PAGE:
Lugaid Laigdech, son of Eochu mac Ailella, was, according to medieval Irish legend and historical tradition, a High King of Ireland. He helped Dui Ladrach overthrow Airgetmar, and later killed Dui to take the kingship himself. He ruled for seven years, until he was killed by Airgetmar's grandson Áed Rúad. The Lebor Gabála synchronises his reign with that of Artaxerxes III of Persia (358-338 BC). The chronology of Geoffrey Keating's Foras Feasa ar Éirinn dates his reign to 537-530 BC, that of the Annals of the Four Masters to 738-731 BC.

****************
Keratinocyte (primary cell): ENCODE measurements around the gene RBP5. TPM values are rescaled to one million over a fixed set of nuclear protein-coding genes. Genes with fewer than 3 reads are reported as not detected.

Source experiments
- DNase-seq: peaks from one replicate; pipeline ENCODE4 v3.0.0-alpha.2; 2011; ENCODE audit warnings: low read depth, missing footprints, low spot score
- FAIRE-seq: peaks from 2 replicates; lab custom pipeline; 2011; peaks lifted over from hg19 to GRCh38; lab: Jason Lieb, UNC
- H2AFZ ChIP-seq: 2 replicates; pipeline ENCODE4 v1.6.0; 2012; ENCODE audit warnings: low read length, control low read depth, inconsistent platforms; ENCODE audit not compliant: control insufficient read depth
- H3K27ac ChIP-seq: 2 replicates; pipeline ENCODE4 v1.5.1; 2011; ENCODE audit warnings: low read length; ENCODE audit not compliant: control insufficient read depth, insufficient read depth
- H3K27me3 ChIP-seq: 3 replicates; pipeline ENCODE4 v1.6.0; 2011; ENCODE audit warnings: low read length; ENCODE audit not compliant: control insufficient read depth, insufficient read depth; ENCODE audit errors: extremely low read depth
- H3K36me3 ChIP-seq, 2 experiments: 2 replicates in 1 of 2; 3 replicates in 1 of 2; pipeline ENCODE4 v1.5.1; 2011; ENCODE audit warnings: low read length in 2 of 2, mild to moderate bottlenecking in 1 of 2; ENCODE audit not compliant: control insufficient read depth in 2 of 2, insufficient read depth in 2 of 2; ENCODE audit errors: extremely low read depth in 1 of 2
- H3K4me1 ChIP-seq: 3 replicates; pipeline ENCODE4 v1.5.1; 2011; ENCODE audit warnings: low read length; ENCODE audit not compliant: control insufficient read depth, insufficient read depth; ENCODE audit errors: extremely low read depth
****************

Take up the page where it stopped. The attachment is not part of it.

Keating refers to a story that Lugaid, when hunting, once met a hideous hag wearing a magic mask. When he slept with her he took off her mask, and dreamed that she became a beautiful young woman. Keating interprets this as an allegory of Ireland, meaning that Lugaid first endured toil and torment, and then enjoyed pleasure, over her. He also tells a story from the Cóir Anmann ("fitness of names") about a certain Lugaidh Laighdhe, one of the five sons of Dáire Doimhtheach, all of whom were called Lugaidh. A druid prophesied to Dáire that one of his sons would rule Ireland. When Dáire asked which one, he was told to take all five to Tailtiu and pursue a beautiful fawn which would appear to them there, and the one who outran it would be king. They chased it from Tailtiu to Howth, where a magical mist obscured all five from the men of Ireland. The son who caught and killed the fawn was Lugaidh Laighdhe. However, as this Lugaidh has a different father, Keating does not believe he is the same man.